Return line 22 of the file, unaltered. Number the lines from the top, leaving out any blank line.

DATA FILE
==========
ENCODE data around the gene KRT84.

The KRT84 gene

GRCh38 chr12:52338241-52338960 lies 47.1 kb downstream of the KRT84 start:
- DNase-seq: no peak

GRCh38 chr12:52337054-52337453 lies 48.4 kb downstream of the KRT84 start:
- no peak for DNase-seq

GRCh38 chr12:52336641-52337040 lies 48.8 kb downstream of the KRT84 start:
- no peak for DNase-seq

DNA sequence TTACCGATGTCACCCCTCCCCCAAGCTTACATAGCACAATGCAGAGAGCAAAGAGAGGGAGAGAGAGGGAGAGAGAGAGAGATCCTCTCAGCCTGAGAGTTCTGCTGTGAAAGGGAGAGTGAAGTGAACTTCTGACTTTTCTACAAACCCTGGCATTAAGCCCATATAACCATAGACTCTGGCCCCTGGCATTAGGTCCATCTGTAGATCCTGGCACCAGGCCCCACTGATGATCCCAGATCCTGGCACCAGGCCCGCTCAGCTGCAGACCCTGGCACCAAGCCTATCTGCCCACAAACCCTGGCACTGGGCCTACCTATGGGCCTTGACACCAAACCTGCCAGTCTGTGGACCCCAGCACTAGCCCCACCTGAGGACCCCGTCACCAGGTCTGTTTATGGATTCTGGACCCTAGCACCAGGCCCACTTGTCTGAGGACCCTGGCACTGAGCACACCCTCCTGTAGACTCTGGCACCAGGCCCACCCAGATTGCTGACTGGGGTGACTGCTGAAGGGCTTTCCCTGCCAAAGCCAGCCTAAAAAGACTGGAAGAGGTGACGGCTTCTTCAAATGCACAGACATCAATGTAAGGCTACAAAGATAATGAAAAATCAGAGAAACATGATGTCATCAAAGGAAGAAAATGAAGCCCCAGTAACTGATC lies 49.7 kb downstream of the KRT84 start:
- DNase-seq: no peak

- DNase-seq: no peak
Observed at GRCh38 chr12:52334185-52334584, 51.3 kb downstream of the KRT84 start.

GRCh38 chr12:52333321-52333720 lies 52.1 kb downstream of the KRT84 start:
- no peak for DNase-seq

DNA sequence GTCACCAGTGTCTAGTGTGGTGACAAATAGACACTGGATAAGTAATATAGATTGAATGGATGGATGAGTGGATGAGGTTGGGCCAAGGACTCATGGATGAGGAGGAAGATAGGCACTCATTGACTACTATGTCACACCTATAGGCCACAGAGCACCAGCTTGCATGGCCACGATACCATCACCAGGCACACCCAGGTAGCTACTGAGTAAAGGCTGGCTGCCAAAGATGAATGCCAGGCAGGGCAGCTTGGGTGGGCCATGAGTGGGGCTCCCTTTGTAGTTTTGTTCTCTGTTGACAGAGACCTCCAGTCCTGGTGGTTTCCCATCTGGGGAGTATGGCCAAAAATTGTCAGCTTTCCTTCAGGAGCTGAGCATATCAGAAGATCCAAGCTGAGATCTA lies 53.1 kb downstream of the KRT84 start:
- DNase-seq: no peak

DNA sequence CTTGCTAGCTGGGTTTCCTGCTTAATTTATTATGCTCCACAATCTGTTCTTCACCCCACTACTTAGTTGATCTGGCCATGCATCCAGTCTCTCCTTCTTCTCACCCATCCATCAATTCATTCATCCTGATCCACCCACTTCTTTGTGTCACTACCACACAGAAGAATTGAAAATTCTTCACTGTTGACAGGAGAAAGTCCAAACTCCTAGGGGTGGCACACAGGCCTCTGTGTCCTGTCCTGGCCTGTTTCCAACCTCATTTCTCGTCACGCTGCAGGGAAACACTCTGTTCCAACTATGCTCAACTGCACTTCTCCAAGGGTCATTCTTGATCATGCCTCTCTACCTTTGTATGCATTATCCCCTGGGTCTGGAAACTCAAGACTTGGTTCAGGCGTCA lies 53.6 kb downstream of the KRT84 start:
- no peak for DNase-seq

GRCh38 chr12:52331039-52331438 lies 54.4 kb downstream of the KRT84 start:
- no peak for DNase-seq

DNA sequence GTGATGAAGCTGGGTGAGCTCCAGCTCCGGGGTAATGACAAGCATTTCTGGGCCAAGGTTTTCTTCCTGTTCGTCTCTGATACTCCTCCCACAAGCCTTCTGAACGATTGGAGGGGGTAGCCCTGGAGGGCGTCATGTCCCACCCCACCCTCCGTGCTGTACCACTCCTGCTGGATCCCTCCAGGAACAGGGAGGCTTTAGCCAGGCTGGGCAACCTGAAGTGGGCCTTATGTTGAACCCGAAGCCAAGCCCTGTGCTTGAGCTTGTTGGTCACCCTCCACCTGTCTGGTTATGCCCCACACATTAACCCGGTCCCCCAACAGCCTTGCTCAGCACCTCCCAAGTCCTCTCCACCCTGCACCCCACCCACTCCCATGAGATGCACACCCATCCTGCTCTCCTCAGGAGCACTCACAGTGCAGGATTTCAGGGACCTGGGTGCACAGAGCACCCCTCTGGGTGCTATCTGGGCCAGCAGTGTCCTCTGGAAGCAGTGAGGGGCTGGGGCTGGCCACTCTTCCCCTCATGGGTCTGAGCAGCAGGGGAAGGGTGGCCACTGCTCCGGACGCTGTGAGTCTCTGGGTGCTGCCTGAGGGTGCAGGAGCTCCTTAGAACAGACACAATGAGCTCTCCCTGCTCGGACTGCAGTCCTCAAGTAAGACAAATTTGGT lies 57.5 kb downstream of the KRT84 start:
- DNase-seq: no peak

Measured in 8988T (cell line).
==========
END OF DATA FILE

- DNase-seq: no peak